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Laphing: A representation of Kathmandu's shifting food culture
KATHMANDU, Oct 31: It is said “We are what we eat”, may be that is why we Nepalis prefer hot and spicy food. Kathmandu is a melting pot of different cultures and traditions that bring along various cuisines from each corner of the country and abroad. With Newar population in majority, spicy choila and sour aalu tama are some relished snacks here.
But with people from all corners of the country migrating to Kathmandu in search of better opportunities, the city has also adapted well with all kinds of cuisines like paanipuri and chatpate being the most common street foods and momo the most preferred snack.
All kinds of new foods have their own lifetime, some live forever for their taste while others phase out due to fewer enthusiasts. In the recent years, a Tibetan cuisine called Laphing has carved itself a place in Kathmanduites’ hearts.
There are plenty of eateries around the hidden alleys and streets of Boudha that serve Laphing. Laphing is available at a reasonable cost and is mostly preferred as a light but spicy snack by the youngsters. The food is especially made in Boudhha, Shyambhu and Tibetan Camp, Ekantakuna.
There are two varieties of Laphing available in the market -- plain Laphing and soup Laphing.
Originally called ‘Liangfen’ which literally translates to cold noodle, Laphing was introduced in Nepal after the Tibetans migrated to the country, especially Boudha, from the north, said Tamdi Tshering, owner of Cool Brother Laphing, Ekantakuna. He said Laphing rapidly became a trending fast food in Kathmandu only about four years ago.
Tamdi’s Laphing is mostly famous among college-goers and office workers. He prepares a flour base for Laphing with some soya sauce and black pepper, and adds some salt as well as mixture of ginger and garlic. Then, he also adds homemade pickles with some secrets indigents along with chips and noodles. Then he rolls the dough and cuts it in circles. The hearty bowl of Laphing is then served to the customers. “Usually, people prefer eating chips and noodles Laphing than the soup one,” he said.
Two teenage girls -- Yashaswi Shakya and Ushnisha Shakya, who were at Cool Brother Laphing, said, “We first ate Laphing out of curiosity and we loved it. So it became a regular snack for us. We like the chips and noodles Laphing than the soup Laphing.”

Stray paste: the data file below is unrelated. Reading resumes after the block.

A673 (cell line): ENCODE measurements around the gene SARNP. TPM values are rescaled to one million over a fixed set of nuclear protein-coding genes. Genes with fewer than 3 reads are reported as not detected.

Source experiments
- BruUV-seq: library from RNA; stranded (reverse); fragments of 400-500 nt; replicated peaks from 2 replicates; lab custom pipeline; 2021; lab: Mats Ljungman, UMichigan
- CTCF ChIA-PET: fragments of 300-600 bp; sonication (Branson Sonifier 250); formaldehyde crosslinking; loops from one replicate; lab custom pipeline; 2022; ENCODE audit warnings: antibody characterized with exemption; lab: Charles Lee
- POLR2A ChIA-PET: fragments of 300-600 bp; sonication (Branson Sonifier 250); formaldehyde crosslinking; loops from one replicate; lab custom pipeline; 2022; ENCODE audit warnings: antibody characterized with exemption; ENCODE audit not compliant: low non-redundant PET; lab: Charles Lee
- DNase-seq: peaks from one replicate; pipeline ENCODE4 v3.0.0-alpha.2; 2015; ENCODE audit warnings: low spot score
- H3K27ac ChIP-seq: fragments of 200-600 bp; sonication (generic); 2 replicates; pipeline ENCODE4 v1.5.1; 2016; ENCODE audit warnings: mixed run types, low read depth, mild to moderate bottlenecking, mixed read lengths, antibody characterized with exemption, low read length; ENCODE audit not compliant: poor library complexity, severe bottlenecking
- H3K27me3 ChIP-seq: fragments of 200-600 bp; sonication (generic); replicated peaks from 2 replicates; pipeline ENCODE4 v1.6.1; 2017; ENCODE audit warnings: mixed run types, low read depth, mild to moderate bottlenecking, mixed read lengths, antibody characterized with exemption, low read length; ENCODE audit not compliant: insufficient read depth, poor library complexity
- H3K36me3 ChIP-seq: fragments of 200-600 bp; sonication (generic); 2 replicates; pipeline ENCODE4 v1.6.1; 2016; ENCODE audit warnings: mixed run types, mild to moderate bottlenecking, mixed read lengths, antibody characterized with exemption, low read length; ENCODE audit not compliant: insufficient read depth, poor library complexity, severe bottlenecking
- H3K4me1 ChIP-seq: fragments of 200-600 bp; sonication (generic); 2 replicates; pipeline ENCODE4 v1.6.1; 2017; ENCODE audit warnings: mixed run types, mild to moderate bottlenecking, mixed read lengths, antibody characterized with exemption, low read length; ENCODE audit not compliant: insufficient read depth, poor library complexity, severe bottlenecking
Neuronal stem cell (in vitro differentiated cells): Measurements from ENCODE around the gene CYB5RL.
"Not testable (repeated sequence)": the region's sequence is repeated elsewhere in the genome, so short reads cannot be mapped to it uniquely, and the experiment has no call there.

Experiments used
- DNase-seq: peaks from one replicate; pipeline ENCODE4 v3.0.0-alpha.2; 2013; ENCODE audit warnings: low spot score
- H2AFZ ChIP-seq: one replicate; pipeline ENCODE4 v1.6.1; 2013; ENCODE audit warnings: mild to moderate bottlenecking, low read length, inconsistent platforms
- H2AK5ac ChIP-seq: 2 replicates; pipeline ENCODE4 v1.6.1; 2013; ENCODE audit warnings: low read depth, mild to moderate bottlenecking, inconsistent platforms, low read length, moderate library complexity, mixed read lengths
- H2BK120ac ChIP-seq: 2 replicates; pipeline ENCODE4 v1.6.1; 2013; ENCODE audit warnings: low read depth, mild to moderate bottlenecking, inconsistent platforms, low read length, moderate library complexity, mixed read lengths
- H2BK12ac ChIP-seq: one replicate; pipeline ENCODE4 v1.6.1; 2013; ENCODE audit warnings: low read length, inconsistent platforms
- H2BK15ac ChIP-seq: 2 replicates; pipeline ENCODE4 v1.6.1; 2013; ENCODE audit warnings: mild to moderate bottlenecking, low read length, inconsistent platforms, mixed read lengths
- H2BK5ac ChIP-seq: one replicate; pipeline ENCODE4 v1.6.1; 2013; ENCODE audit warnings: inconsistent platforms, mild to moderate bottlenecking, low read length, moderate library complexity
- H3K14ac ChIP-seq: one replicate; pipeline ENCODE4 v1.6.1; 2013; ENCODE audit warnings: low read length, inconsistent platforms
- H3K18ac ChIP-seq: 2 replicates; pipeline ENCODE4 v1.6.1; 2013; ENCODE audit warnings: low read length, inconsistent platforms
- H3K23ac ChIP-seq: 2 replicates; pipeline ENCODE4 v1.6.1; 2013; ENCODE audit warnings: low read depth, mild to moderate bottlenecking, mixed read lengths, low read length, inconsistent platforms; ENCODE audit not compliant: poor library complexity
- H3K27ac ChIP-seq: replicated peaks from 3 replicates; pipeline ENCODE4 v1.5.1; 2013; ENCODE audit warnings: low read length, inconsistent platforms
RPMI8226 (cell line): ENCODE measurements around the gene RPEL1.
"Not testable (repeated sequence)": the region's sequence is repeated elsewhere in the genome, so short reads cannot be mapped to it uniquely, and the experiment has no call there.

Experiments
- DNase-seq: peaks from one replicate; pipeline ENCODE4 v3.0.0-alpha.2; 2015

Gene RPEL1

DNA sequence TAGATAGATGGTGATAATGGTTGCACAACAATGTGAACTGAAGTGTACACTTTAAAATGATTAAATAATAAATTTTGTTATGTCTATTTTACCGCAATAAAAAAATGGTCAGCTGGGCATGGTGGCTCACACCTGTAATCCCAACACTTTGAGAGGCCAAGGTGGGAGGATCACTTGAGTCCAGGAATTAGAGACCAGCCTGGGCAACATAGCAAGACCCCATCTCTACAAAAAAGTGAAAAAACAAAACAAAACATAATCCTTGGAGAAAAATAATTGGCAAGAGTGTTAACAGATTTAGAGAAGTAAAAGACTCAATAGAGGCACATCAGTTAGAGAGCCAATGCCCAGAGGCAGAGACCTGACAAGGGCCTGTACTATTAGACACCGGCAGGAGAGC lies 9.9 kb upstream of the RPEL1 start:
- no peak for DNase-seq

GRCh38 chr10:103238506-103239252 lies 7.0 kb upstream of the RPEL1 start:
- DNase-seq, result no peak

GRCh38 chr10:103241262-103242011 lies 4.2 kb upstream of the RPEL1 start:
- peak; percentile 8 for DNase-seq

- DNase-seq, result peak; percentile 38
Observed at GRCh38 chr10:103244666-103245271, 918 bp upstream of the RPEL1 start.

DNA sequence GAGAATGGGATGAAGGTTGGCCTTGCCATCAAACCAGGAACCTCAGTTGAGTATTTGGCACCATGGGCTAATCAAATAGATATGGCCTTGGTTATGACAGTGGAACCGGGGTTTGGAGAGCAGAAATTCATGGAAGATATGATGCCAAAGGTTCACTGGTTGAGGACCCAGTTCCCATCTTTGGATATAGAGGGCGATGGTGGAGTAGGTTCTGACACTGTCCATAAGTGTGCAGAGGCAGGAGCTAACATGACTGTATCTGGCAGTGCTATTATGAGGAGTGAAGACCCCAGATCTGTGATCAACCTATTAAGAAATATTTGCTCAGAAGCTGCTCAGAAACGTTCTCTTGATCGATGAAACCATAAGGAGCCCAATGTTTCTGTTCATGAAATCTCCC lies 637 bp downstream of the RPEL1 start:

“Food is like science to me, so I experiment with Laphing. I have innovated new varieties of Laphing called Buff Kima and Chicken Kima with the flavors of both Laphing and momo,” said Suraj Shrestha, owner of Sophia Laphing Café, Ekantakuna. “Every piece of Buff Kima Laphing tastes like momo and Laphing combined.”
Suraj said he opened the Laphing café keeping in mind the increasing demand for the Tibetan cuisine. Before opening the café, he did a rigorous research on the trend of Laphing in Kathmandu. He believes that the spices in Laphing wash away people’s boredom and that is why the dish is best liked by youngsters.
Suraj also plans to make fruit Laphing and vegetable Laphing in the coming days.
Tshering Dolma, a Laphing vendor in Sighal Square, Naghal, said she had been selling Laphing for three years now and most of her customers were students. “I love hot and spicy food so I used to eat panipuri and chatpate a lot. But, now I prefer Laphing instead of other spicy street snacks,” said Pratikshya Lama, a customer at Tshering’s stall.
Laphing is not only delicious but it could also be beneficial for health because research have shown that hot chilies are good for health and can reduce the risk of cardiovascular diseases. It also helps to prevent diabetes and boost metabolism. Likewise, spicy food has the capability to prevent cancer. Moreover, spicy food like Laphing will raise your body temperature during chilly winter days.
All in all, this cold dish takes one’s taste buds by storm, and is a rare culinary experience. Couple that with the rich history and culture behind the food, and it makes a mandatory Kathmandu experience.